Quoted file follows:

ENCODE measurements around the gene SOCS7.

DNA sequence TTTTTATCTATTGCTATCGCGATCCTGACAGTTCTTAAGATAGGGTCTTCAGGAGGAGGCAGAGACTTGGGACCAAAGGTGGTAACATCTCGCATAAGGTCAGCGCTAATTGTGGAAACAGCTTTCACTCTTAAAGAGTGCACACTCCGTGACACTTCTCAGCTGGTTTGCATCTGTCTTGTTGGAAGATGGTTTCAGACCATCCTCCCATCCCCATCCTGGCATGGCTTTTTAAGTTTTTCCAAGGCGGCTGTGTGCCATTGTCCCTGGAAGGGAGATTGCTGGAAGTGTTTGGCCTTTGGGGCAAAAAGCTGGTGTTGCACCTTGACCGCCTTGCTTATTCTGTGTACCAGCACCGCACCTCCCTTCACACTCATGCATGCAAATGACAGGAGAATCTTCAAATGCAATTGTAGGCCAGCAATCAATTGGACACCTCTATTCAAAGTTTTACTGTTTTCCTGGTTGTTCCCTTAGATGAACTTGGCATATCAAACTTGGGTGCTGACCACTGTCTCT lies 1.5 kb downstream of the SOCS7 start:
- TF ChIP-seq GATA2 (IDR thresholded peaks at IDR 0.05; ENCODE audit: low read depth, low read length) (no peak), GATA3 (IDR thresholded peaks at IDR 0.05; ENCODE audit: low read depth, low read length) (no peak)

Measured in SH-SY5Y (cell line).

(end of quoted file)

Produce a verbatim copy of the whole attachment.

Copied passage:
ENCODE measurements around the gene SOCS7.

DNA sequence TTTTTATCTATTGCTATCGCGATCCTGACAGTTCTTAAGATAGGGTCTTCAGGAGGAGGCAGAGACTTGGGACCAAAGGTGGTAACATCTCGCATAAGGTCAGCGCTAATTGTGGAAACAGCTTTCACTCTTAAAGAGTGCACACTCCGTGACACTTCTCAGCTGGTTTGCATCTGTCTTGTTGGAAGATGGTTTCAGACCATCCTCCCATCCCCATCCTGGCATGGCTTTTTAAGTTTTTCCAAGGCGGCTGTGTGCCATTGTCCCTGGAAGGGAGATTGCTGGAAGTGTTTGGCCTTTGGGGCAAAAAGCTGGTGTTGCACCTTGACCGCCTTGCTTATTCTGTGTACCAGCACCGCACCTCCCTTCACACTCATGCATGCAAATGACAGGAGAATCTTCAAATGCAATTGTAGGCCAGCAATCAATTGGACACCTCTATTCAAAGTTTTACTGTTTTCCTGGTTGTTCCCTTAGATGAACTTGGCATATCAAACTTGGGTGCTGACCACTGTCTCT lies 1.5 kb downstream of the SOCS7 start:
- TF ChIP-seq GATA2 (IDR thresholded peaks at IDR 0.05; ENCODE audit: low read depth, low read length) (no peak), GATA3 (IDR thresholded peaks at IDR 0.05; ENCODE audit: low read depth, low read length) (no peak)

Measured in SH-SY5Y (cell line).